For the past four years, Spune Productions has been in the vanguard of hip music in the Metroplex. A ton of cool indie bands that have been written about in hipster bibles like SPIN and Pitchfork Media have come through the region, including Low, Okkervil River, and Starflyer 59, all courtesy of Spune.
A few months ago, the all-purpose Fort Worth-based company took over the languishing Cavern in Dallas and turned it into a bona fide destination. This spring, Spune will hook up with The Wreck Room’s Brian Forella and bring a little bit of hipster cachet to the heart of Cowtown via Forella’s new rock club, 6th Street Live. “I see it as a Gypsy Tea Room,” said Spune boss Lance Yocum, referring to the legendary Deep Ellum club that will be shutting its doors in a few weeks. “I think we can make [6th Street] a destination.”
The Wreck is on the verge of closing, but no one knows exactly when. Whenever that turns out to be, Forella wants to send the Wreck out with a bang. The entire month of April features a murderer’s row of rock talent: lots of regional and national bands that consider the Wreck a home away from home, and old-school Wreck faves, including Woodeye, a defunct and beloved local roots-rock outfit that will reunite specifically for the occasion. In addition to The Cavern, Yocum also books bands at Hailey’s in Denton. He said he’s been looking for a Fort Worth spot for about the past two years. Several weeks ago, after hearing that Forella had bought a new club, Yocum reached out. Fort Worth “is a great market in need of a diverse music venue that attracts touring bands,” Yocum said. A bit larger than The Cavern, 6th Street is just the right size, Yocum said, for the type of hip indie bands he specializes in. Like the Wreck, and unlike just about every other rock venue in the Metroplex, 6th Street will be open seven days a week, with live music Thursday through Saturday, and some sort of performance art the rest of the week.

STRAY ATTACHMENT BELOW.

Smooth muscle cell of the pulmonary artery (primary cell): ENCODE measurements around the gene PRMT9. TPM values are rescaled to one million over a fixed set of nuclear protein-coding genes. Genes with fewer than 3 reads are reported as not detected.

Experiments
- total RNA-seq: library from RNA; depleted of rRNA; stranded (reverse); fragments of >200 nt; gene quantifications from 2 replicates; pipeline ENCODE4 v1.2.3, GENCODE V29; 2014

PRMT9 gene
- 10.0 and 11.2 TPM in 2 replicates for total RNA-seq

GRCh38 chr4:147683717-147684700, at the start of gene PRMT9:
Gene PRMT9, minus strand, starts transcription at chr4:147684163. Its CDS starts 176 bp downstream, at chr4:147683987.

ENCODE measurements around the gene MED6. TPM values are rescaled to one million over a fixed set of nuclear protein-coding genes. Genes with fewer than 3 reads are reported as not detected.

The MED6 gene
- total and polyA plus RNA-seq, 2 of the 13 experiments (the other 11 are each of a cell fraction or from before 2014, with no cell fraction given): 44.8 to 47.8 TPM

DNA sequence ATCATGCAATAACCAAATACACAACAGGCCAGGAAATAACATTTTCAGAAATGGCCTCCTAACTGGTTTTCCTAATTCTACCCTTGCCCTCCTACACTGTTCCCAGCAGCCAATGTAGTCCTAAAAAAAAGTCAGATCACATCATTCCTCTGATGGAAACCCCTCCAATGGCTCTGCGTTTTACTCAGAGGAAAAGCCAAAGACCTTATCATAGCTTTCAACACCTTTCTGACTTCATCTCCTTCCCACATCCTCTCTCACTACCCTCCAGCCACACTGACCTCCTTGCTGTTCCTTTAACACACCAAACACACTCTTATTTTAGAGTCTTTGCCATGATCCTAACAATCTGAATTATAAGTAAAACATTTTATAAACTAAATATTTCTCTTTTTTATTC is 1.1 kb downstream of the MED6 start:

The benefits to Yocum are twofold: Since he recently left AEG, a major entertainment corporation, where he worked for years, he can focus on raising Spune’s national profile, which he hopes will help him generate more interest in his annual Wall of Sound festival. (Though its two previous installments have taken place in the spring, the 2007 version is set for the fall at a venue yet to be announced.) The benefit to Forella is that, while he won’t be able to carry on the Wreck name – or its grungy authenticity – he will be able to keep bringing good music to town. It won’t be as uniformly raw as it was at the Wreck, but, he promises, it will still be good. And Forella also gets to work with a burgeoning force that may (finally) put Fort Worth on the big-time musical map. Yocum’s “reputation precedes him,” he said.
In last week’s music section feature on Browningham, “Cool and No Gang,” the name of the prog-rock band in which Browningham once played was incorrect. It’s Ohm. We regret the error.
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